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The following two stories about giving were told by Charles Fillmore in a talk he gave on March 29, 1929.

“John Wanamaker, in his autobiography, tells of an experience he had when he was sixteen. His father owned a brickyard, and he worked in the brickyard; and he also went to an Episcopal church.  The rector complained a great deal about the condition of the pavement and about the inactivity of the people in not having it repaired.  And Wanamaker said that one day after listening to the minister he made up his mind that he was going to do something about that pavement.   Then he went to his father and got a contribution; then he went to the other brick makers that he knew and got contributions, and he got enough bricks together to fix that pavement, and the next Sunday morning when the minister came. John said he hid around the corner to see what the minister would say when he saw the pavement. He said: “he came along with his head bowed and thinking about what he was going to say to the congregation, until all at once he struck the pavement, and he seemed to feel it with his feet and he looked all around, but didn’t seem to see any one, and he walked up and down on the pavement praising God, and he thought that it came from heaven.”  And John came out from behind the house where he was, and the minister said, “John, did you have something to do with this?  I can tell from your looks that you did.” And John just bowed his head, and the old minister fell on his breast.  And he said, in all his life of giving, he never had such a feeling of thankfulness and never knew such joy in giving; and after, that he said he made giving a part of his life.”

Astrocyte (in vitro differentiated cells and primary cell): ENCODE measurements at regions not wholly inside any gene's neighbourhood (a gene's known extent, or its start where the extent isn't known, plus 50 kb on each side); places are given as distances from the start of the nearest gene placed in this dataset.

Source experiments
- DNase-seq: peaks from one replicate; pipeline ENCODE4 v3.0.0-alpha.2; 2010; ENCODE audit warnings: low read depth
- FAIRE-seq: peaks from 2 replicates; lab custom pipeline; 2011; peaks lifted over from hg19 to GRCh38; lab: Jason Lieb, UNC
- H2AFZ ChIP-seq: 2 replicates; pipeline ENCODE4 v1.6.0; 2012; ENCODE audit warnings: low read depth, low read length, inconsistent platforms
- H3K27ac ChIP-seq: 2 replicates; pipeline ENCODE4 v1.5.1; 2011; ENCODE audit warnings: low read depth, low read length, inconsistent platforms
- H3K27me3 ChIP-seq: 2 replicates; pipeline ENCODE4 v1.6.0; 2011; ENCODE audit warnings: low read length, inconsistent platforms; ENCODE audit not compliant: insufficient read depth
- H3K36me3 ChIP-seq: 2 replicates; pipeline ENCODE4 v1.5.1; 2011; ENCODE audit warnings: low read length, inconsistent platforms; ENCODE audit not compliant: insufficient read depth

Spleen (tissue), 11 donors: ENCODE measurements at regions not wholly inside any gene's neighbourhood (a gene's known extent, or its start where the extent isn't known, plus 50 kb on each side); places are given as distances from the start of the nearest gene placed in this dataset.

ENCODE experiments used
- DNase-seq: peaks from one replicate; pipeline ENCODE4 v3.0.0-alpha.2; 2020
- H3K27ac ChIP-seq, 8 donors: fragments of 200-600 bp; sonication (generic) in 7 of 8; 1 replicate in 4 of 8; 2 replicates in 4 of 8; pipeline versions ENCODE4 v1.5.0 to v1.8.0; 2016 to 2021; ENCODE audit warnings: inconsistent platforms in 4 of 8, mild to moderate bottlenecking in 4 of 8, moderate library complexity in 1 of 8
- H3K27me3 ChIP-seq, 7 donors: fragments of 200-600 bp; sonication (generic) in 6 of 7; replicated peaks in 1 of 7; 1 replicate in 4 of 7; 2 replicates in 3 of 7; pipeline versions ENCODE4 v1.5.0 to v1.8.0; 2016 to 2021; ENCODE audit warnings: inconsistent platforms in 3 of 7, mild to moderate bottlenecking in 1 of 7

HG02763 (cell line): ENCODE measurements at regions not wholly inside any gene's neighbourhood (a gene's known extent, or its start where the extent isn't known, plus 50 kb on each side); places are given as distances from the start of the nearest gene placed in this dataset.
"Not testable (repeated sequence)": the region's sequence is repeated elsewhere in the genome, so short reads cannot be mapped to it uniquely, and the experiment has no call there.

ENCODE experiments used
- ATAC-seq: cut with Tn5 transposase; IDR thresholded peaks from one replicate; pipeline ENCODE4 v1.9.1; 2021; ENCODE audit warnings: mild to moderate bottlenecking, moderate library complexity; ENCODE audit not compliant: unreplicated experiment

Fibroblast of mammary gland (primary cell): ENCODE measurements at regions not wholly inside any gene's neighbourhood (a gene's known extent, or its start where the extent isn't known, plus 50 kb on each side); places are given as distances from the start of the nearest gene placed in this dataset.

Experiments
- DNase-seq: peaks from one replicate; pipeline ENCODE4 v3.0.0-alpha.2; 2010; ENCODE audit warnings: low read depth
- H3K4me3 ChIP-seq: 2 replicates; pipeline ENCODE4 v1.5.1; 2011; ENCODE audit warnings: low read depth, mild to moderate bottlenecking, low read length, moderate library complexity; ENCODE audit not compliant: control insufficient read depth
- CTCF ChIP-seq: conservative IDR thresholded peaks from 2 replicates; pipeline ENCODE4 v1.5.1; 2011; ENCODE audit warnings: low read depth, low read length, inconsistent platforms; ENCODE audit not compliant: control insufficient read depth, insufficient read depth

“Here is a great lesson for every one of us, that we must put the spirit of giving into our gift.  If we don’t do that, it falls short of the real thing. I remember reading of a case in England.  A pensioner came to the minister who was raising money to repair the church; and he counted out in silver five shillings. That is all he had, but he gave it with such an earnestness that the minister said he felt like blessing him. There was a rich merchant in the rectory at the same time, and with a great flourish he made out a check for fifty pounds. He left it and went away, but he came back the next day with a check for two hundred and fifty pounds, and he said, “Do you know why I am back with this check?” And the minister said, “No.” “Well,” he said, “I got the lesson from Uncle John,” who was the pensioner. He said, “He gave himself. He gave himself with his five shillings.” And the next day the minister called on John and he said, “Do you know how much you gave yesterday?” “Why,” he said, “I gave five shillings.” “No,” he said, “you gave two hundred and fifty pounds.” It was that thought that inspired the rich man.  You see how wonderful that is when it is dropped in just the right place.  The way to give is to give yourself first.”

How do you give?

It is the practice and policy of Unity in Frederick to tithe 10% of our unrestricted income each month.  In July and August our tithes were given to Unity Worldwide Ministries, UWM Eastern Region, Unity of Hagerstown and Religious Coalition.

Peace and Blessings